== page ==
Once he gathers himself back together, Shinichirou heads to Hiromi’s apartment. When he realizes that she’s not there, he rushes out and is able to find her in the bamboo forest. Surprised to see him, Hiromi reveals that she wanted to see the picture book too, and she initially refuses when he asks her to go out with him. Shinichirou doesn’t give up though and tells her that she can see it at any time because he’ll always be by her side from now on. This causes Hiromi to comment on how it’s like he’s proposing, and she starts crying as she points out that she hasn’t even said okay to going out with him yet. Her tears cause Shinichirou to remember what he wrote about wanting to wipe them away, and since he feels that he can do it now, he hugs her. While in this embrace, Hiromi notices that it has started snowing. Sometime later in the spring, Shinichirou is walking to school and sees Noe with her friends. He thinks about how people can get tears from those they cherish, and he feels that this is what Noe’s grandmother was talking about. Shinichirou believes that thinking about a precious someone can cause tears to overflow on their own, and he thinks about being able to know these true tears. Noe meanwhile heads to the chicken coop and sees the remnants of the rocks that Shinichirou had arranged as a confession to her. After staring into the distance for a while, she starts crying.
And so, true tears ends about how I thought it’d end, though as I’ve said before, they kept us guessing just enough to make this interesting. In a way, this ending felt like a results show where we finally get to see who wins, and unlike some other series, this one ended largely without another plot twist. Mind you, I don’t mean that in a bad way. There’s something to be said for a show that builds up so well to the conclusion and doesn’t try to pull the rug out from under you at the very end. The writers have largely been developing Hiromi as the romantic interest and Noe as the intellectual interest (that’s the best way I can describe it), and so when you look at the bigger picture, this was the ending they were going for. I view all the stuff that happened in episodes 11 and 12 that made us doubt Shinichirou choosing Hiromi as showing the vulnerabilities of their relationship and how things aren’t always picture-perfect. I’m still not entirely convinced that Hiromi can inspire him as well as Noe could, but as far as who he had deeper feelings for, it was Hiromi. Ultimately, my point is that I felt the ending was a very good way to cap off what’s been a topsy-turvy series, and so I enjoyed it.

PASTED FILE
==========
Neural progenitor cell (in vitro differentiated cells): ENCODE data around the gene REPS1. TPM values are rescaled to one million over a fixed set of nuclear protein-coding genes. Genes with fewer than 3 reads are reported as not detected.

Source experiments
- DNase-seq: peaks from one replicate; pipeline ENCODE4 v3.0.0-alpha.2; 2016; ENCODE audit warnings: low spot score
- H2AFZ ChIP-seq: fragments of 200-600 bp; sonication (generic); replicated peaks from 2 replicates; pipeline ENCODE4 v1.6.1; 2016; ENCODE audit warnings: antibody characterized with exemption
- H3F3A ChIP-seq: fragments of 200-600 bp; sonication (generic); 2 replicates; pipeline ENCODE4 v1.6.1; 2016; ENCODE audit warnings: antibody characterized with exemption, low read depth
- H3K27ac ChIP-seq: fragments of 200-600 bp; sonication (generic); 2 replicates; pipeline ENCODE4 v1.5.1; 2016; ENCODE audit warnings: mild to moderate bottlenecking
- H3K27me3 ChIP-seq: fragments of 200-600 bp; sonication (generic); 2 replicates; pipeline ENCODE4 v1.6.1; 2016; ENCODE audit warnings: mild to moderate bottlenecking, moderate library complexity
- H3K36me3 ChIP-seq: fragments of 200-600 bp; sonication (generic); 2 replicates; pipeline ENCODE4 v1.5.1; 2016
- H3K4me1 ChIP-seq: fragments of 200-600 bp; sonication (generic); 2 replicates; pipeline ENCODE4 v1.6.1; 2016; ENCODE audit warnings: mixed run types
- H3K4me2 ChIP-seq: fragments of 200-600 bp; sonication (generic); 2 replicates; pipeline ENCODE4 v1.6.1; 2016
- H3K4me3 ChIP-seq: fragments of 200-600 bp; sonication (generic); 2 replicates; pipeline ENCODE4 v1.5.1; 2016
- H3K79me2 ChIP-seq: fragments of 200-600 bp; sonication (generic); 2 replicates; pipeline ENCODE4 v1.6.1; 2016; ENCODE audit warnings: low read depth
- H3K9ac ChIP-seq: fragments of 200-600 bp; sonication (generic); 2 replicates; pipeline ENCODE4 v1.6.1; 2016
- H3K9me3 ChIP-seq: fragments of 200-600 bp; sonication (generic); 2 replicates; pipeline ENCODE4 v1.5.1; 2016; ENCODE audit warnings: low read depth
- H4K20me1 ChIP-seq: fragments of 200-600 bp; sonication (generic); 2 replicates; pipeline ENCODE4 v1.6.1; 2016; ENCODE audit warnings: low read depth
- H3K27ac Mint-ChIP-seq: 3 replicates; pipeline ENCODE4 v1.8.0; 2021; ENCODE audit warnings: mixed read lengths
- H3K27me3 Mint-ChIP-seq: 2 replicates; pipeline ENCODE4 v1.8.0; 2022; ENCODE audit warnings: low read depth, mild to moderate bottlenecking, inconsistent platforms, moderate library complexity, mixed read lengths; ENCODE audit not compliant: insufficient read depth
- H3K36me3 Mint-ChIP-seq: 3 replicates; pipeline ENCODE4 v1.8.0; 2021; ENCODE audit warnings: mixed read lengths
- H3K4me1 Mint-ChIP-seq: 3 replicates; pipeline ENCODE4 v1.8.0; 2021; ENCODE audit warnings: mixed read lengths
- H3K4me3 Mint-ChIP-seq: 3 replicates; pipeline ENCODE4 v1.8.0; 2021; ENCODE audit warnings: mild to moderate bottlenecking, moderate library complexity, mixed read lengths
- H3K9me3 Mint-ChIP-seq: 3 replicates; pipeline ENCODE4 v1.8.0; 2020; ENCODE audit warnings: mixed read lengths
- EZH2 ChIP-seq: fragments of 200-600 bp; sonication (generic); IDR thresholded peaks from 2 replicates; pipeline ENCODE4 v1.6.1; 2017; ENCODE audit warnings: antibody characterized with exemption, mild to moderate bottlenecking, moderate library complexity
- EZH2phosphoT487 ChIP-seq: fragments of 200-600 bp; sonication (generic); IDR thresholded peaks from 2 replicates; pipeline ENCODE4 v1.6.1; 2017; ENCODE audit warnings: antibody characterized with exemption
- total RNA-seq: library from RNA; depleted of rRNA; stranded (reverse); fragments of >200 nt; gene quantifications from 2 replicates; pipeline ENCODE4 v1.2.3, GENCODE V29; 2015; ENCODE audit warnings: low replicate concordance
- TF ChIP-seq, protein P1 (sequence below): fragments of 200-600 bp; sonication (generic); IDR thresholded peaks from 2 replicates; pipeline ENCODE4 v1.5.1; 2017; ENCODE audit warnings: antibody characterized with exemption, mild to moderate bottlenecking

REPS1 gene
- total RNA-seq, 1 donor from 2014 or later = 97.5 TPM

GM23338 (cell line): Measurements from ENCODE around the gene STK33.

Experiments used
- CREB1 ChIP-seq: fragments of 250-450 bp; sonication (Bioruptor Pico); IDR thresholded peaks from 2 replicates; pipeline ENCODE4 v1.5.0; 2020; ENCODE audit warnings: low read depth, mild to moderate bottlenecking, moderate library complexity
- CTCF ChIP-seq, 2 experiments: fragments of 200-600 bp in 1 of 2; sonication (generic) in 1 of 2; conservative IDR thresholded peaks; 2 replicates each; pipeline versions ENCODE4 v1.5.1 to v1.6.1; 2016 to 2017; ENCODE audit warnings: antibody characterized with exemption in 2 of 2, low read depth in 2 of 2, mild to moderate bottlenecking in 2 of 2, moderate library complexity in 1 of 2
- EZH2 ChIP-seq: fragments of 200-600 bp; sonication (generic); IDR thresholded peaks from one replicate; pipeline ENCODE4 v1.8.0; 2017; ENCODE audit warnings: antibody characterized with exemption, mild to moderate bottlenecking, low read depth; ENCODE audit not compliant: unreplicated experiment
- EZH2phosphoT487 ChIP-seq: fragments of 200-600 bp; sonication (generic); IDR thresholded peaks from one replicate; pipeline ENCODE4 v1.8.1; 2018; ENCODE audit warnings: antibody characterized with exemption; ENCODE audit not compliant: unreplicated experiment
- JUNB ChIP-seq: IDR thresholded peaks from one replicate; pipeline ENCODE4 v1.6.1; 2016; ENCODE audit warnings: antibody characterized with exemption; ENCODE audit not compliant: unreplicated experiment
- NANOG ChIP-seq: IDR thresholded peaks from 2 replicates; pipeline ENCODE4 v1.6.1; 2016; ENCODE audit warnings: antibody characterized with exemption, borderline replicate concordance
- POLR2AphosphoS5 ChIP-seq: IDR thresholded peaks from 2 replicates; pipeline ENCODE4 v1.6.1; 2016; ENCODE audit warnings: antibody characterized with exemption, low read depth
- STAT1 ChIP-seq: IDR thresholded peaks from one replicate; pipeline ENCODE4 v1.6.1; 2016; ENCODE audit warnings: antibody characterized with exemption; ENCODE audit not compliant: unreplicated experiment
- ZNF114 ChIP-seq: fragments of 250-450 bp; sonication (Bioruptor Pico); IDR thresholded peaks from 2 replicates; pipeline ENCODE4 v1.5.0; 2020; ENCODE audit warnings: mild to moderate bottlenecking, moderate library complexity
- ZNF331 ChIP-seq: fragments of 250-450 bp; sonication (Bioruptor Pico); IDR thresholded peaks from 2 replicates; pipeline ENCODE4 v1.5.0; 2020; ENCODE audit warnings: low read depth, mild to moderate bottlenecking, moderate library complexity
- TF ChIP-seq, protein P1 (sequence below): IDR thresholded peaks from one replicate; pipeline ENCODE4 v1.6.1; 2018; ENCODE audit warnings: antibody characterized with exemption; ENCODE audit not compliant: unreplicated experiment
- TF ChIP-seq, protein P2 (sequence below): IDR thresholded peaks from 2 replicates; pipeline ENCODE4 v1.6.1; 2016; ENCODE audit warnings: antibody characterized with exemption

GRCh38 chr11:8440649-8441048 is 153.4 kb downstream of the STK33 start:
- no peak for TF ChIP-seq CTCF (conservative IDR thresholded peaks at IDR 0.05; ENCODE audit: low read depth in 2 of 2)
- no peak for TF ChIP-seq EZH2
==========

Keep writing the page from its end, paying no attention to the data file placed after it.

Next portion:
Final Thoughts: While it’s easy to call true tears a great series now that it’s complete (and I do think that it is), it wasn’t always that way, especially in the beginning. If not for the third episode completely changing my mind about it, I almost dropped this show because nothing in the story really stood out to me in the first two episodes. But from that third episode on, the writers did a masterful job of weaving in the plot twists at key moments – mostly at the end of episodes to guarantee that we’d eagerly anticipate the following week. And as a friend pointed out to me, true tears proves that it’s possible to do a romance series with multiple girls without the need for supernatural occurrences or murderous intent. On the other hand, the one thing I have been impressed about from the very beginning though is how consistently good the animation quality has been and how incredible the soundtrack is. I’ve had the soundtrack on my playlist for the past month (unheard of for me), and it’s going to be hard for another series to top it by the time I consider the bests of the year. In any case, this production quality combines with the great writing to make a series that has been a joy to watch, and true tears ends up as probably my favorite of the shows that aired this past winter season.